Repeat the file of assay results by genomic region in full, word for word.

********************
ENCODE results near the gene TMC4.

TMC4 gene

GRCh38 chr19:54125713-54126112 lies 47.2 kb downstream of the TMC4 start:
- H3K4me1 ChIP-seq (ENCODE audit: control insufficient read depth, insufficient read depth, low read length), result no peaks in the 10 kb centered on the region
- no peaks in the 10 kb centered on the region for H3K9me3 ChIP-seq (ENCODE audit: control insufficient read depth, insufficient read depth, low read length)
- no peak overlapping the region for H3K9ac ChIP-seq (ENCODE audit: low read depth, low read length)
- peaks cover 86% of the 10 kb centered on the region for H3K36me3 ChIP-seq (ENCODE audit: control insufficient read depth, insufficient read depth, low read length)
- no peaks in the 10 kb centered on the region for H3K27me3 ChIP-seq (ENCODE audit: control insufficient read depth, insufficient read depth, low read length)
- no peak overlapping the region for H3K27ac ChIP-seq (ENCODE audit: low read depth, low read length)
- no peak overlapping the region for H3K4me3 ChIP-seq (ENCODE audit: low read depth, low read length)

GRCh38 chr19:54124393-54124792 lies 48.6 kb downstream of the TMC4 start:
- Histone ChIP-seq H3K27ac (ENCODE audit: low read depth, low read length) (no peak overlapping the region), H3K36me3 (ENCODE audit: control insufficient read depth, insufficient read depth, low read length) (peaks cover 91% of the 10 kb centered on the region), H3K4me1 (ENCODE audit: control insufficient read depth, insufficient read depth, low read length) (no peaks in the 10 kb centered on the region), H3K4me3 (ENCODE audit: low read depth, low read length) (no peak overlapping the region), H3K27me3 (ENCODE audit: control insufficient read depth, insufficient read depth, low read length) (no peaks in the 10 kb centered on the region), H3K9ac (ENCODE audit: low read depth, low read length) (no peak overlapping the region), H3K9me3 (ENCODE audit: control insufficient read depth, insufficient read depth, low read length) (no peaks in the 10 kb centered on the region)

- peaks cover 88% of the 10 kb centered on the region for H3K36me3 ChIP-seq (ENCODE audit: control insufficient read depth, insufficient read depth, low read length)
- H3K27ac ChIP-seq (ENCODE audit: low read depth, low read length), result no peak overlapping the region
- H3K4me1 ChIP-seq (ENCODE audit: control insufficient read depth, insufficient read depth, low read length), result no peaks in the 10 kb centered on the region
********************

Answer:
ENCODE results near the gene TMC4.

TMC4 gene

GRCh38 chr19:54125713-54126112 lies 47.2 kb downstream of the TMC4 start:
- H3K4me1 ChIP-seq (ENCODE audit: control insufficient read depth, insufficient read depth, low read length), result no peaks in the 10 kb centered on the region
- no peaks in the 10 kb centered on the region for H3K9me3 ChIP-seq (ENCODE audit: control insufficient read depth, insufficient read depth, low read length)
- no peak overlapping the region for H3K9ac ChIP-seq (ENCODE audit: low read depth, low read length)
- peaks cover 86% of the 10 kb centered on the region for H3K36me3 ChIP-seq (ENCODE audit: control insufficient read depth, insufficient read depth, low read length)
- no peaks in the 10 kb centered on the region for H3K27me3 ChIP-seq (ENCODE audit: control insufficient read depth, insufficient read depth, low read length)
- no peak overlapping the region for H3K27ac ChIP-seq (ENCODE audit: low read depth, low read length)
- no peak overlapping the region for H3K4me3 ChIP-seq (ENCODE audit: low read depth, low read length)

GRCh38 chr19:54124393-54124792 lies 48.6 kb downstream of the TMC4 start:
- Histone ChIP-seq H3K27ac (ENCODE audit: low read depth, low read length) (no peak overlapping the region), H3K36me3 (ENCODE audit: control insufficient read depth, insufficient read depth, low read length) (peaks cover 91% of the 10 kb centered on the region), H3K4me1 (ENCODE audit: control insufficient read depth, insufficient read depth, low read length) (no peaks in the 10 kb centered on the region), H3K4me3 (ENCODE audit: low read depth, low read length) (no peak overlapping the region), H3K27me3 (ENCODE audit: control insufficient read depth, insufficient read depth, low read length) (no peaks in the 10 kb centered on the region), H3K9ac (ENCODE audit: low read depth, low read length) (no peak overlapping the region), H3K9me3 (ENCODE audit: control insufficient read depth, insufficient read depth, low read length) (no peaks in the 10 kb centered on the region)

- peaks cover 88% of the 10 kb centered on the region for H3K36me3 ChIP-seq (ENCODE audit: control insufficient read depth, insufficient read depth, low read length)
- H3K27ac ChIP-seq (ENCODE audit: low read depth, low read length), result no peak overlapping the region
- H3K4me1 ChIP-seq (ENCODE audit: control insufficient read depth, insufficient read depth, low read length), result no peaks in the 10 kb centered on the region